What is a Betting Favorite?

What is a Betting Favorite?

As long as the game is not evenly matched, there is a favorite and underdog for every game or event. The favorite is the team or player that should win, and betting on that team will win less than betting on the underdog.

Read more: Hedging a Bet in Sports Betting

Money line

When betting on money lines, US odds show the favorite with a minus sign in front of the number. For example, at Super Bowl LVI, the rams were on the -200 money line. This means that bookmakers and bettors expect Barany to win the match.

The more likely the favorite will win, the greater the chances of winning. If a team is expected to win the game approximately 55% of the time, the bookmaker sets its line at around -120. If a team is expected to win 75% of the time, those odds are somewhere in the -300 range. The more likely the favorite will win, the higher the odds and the lower the payout.

Point distribution

The point spreads are similar to moneylines, but instead of betting on the outright winner of the game, you are betting against the spread. Different sports have different point distributions, eg B. hockey matches which usually have 1.5 goals or football matches from one point to several dozen points.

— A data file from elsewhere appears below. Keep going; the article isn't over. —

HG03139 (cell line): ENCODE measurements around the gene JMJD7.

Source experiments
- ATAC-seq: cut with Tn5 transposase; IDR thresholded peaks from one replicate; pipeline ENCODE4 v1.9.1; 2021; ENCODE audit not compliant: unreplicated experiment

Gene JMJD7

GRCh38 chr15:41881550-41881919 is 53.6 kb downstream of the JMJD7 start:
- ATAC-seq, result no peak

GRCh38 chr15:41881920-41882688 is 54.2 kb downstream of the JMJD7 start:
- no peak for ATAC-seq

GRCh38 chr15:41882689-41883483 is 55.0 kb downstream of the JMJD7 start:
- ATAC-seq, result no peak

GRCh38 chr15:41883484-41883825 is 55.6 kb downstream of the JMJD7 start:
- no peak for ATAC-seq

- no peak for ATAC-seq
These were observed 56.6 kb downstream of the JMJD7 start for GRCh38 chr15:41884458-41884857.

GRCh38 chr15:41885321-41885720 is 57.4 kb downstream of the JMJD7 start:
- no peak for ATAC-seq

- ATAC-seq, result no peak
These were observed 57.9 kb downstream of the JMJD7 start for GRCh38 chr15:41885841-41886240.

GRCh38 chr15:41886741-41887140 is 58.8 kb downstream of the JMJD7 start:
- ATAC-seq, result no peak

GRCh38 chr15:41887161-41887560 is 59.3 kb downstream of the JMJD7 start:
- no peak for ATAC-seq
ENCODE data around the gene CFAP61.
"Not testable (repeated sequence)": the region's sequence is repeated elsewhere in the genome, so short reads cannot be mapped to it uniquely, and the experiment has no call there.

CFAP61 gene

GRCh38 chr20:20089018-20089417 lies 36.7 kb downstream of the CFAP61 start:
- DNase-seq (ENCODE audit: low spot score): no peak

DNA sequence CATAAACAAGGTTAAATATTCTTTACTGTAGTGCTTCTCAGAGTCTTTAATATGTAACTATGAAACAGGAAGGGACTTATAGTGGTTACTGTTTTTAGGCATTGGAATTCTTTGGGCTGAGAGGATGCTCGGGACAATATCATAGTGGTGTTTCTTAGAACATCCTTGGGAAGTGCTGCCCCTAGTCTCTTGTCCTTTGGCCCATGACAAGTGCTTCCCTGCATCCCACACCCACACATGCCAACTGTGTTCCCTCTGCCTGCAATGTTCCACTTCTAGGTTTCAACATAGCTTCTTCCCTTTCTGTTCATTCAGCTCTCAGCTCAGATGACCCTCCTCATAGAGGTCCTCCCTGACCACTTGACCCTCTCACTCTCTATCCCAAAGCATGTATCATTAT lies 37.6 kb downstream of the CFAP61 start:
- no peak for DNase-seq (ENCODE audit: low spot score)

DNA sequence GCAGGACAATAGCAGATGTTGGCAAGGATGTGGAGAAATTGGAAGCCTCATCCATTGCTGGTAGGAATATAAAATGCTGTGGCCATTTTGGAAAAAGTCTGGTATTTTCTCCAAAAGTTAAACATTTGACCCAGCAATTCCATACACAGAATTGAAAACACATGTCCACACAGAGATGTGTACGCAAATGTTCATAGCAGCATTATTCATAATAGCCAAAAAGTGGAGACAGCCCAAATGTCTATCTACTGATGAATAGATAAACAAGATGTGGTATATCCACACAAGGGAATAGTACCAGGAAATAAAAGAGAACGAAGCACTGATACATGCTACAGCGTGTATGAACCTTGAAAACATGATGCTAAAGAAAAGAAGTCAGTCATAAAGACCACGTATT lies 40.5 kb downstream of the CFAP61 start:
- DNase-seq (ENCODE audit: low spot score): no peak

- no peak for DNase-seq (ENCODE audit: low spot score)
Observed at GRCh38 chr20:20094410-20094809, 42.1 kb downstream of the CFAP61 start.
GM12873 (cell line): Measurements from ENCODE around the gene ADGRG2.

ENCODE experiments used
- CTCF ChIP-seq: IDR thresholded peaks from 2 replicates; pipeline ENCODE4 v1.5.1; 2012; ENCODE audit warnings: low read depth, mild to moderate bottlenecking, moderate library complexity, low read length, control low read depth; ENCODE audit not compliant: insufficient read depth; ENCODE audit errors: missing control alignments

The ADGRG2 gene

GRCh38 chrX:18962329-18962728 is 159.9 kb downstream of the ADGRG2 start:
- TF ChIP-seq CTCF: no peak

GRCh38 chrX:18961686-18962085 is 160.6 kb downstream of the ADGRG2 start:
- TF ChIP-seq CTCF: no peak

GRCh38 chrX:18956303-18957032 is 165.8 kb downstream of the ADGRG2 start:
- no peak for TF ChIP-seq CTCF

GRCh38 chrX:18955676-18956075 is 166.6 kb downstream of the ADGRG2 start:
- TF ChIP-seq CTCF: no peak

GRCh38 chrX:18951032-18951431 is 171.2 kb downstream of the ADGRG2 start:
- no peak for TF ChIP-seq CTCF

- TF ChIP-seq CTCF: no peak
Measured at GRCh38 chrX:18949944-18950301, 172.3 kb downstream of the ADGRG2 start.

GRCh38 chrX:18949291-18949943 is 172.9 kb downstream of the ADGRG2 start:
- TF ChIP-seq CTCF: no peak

In point spread betting, the line is set based on what the bettor / better expects the favorite to win. So instead of just putting a lot of money into Alabama, New Mexico to win, you can now bet 55 points at much lower odds. Let’s go back to this example from the Rams Super Bowl. Rams went to the Super Bowl LVI as a 4.5 point favorite.

This means that bettors were expecting a profit of around 4.5 points. So you can bet on rams on the money line at -200 or -110, or you can bet them to win by at least 4.5 points at around -110. In this case, it was better to bet on the cash line as Barany won the game as favorites but failed to close the gap by winning by just three points.

Multi-lane market

Omni-directional markets are markets with more than two options. The Super Bowl champion or the winner of the NBA finals are examples of this type of market. While the favorites are even in negative bi-directional markets, the omni-directional markets are different. While some multilateral markets always favor negative odds, most do not.

For example, in the NFL MVP awards market, let’s say Aaron Rodgers has a 70% chance of winning, Tom Brady has a 25% chance and Cooper Kupp has a 5% chance of winning. Rodgers is the favorite and will cost around -300, Brady around +250 and Kupp around +2000. Prior to the start of the NFL season, MVP ratings varied widely.

Patrick Mahomes was a favorite but was only on the list with +500. This means approximately a 17% chance for Mahomes to win the prize. There is always a favorite in multi-lane markets, but that doesn’t mean they have a good chance of winning.

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